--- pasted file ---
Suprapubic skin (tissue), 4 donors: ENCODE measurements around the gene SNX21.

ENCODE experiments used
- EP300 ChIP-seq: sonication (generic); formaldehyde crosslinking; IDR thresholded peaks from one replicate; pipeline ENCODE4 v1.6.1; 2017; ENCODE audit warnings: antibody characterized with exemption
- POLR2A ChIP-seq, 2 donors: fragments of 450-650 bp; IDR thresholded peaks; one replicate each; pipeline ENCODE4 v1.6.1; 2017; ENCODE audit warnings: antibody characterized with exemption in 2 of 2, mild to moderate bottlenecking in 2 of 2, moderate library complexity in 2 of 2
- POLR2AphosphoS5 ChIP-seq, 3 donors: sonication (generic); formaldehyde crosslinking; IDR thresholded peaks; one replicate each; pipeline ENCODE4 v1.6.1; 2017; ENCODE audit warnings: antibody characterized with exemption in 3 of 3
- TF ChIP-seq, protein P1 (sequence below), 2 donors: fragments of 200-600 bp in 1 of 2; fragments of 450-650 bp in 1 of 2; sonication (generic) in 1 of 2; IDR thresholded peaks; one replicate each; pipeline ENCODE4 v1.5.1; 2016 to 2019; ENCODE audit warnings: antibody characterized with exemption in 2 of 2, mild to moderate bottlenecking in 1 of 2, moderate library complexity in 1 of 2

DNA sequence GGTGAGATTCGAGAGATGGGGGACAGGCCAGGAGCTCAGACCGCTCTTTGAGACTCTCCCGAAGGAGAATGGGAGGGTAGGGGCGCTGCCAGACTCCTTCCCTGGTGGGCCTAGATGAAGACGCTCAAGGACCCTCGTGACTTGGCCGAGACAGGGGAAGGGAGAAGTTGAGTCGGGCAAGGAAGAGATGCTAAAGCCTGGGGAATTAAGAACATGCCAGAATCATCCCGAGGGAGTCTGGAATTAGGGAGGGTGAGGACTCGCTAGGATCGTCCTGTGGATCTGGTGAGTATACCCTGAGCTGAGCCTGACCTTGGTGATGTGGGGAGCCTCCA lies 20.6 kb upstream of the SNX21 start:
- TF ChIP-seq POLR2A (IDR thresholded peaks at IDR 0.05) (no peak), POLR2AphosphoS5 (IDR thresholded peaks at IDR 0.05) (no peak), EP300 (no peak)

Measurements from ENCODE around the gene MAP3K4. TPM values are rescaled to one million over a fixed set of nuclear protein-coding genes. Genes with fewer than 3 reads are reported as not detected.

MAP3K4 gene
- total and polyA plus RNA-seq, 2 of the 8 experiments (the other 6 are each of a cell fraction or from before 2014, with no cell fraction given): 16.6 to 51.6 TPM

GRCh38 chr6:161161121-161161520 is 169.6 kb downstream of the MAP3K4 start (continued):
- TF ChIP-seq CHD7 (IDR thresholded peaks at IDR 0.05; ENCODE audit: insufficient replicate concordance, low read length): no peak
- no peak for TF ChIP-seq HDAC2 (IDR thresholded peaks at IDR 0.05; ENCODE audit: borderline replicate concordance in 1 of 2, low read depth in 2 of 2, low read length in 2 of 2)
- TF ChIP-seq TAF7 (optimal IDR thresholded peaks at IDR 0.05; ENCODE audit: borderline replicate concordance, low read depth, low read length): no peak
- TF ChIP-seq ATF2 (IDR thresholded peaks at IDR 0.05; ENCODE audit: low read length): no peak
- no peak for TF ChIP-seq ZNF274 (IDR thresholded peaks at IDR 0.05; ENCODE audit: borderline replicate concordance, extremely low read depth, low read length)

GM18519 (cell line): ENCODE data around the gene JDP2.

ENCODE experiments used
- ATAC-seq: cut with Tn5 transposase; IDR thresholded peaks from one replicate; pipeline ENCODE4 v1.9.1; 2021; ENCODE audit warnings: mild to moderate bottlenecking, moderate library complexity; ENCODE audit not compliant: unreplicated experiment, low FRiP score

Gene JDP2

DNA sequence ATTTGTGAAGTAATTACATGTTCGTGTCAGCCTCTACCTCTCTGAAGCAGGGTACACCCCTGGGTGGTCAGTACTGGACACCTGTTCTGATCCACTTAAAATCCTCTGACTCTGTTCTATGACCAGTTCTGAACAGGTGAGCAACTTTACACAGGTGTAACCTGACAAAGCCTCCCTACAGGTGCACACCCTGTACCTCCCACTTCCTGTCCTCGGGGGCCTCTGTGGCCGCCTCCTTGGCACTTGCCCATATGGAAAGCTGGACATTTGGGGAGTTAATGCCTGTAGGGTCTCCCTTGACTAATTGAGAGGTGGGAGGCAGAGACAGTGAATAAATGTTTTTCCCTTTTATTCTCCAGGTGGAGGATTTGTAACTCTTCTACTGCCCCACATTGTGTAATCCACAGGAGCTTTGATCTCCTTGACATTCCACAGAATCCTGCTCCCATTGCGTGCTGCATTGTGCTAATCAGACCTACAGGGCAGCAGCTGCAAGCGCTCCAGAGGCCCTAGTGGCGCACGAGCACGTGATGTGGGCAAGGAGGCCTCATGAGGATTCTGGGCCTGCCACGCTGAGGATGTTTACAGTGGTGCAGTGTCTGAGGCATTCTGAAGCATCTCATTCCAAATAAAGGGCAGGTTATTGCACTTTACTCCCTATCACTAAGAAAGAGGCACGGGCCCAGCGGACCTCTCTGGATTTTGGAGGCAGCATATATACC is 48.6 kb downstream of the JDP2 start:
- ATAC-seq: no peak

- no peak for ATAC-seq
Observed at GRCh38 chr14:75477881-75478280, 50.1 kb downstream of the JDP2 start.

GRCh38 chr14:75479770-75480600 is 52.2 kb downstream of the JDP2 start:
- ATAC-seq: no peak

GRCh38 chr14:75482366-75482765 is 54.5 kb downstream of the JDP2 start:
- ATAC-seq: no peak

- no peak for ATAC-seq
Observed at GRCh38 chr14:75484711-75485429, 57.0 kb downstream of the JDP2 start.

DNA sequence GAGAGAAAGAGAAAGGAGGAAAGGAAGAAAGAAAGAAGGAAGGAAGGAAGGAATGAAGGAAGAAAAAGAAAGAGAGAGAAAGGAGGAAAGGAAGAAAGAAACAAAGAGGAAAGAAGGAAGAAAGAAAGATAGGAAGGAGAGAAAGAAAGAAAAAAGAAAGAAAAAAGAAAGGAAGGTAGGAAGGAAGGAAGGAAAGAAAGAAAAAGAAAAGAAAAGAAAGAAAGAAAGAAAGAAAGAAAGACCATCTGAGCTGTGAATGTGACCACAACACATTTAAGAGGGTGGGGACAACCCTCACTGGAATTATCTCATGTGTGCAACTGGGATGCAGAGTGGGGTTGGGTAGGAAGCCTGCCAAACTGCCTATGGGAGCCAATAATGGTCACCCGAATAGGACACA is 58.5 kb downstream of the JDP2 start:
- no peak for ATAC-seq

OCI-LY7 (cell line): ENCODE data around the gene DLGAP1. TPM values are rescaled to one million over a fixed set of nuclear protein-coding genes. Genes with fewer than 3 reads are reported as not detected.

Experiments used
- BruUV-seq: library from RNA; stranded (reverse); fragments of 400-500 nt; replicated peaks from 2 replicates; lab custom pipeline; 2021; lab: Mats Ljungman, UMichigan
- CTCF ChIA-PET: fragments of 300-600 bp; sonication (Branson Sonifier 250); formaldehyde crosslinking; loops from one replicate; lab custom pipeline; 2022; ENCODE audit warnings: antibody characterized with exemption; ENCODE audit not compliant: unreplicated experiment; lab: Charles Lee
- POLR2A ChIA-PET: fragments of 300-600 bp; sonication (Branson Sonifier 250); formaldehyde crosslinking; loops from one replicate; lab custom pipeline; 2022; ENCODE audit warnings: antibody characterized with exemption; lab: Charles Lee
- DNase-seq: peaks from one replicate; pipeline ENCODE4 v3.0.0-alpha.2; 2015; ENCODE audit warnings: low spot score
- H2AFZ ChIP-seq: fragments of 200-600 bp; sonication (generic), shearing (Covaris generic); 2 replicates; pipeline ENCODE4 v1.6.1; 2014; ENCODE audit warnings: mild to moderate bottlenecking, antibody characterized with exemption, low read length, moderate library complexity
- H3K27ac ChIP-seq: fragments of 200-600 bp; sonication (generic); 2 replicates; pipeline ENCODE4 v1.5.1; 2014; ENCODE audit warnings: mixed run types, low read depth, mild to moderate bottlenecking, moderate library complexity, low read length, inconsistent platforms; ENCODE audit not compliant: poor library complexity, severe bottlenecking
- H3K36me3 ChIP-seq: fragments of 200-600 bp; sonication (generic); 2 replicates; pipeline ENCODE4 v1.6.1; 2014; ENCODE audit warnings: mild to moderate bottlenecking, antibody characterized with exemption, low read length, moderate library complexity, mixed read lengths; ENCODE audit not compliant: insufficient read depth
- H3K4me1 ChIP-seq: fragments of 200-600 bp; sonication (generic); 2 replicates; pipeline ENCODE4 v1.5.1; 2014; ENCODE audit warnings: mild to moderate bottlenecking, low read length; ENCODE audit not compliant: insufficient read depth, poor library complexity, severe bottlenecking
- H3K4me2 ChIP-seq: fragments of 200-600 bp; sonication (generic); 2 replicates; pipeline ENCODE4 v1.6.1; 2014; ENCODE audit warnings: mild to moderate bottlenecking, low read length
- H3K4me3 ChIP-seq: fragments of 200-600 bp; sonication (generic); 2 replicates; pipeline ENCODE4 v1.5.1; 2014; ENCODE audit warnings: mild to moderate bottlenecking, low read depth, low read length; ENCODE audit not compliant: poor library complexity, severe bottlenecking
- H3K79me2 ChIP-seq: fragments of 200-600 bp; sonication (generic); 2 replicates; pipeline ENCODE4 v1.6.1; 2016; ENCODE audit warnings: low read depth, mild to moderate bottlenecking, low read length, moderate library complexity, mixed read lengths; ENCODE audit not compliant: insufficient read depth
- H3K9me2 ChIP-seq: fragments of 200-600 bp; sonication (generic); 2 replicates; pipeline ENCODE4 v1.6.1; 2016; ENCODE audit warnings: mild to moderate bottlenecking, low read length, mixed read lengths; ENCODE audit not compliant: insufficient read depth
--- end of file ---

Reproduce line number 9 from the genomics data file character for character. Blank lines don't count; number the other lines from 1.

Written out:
Measurements from ENCODE around the gene MAP3K4. TPM values are rescaled to one million over a fixed set of nuclear protein-coding genes. Genes with fewer than 3 reads are reported as not detected.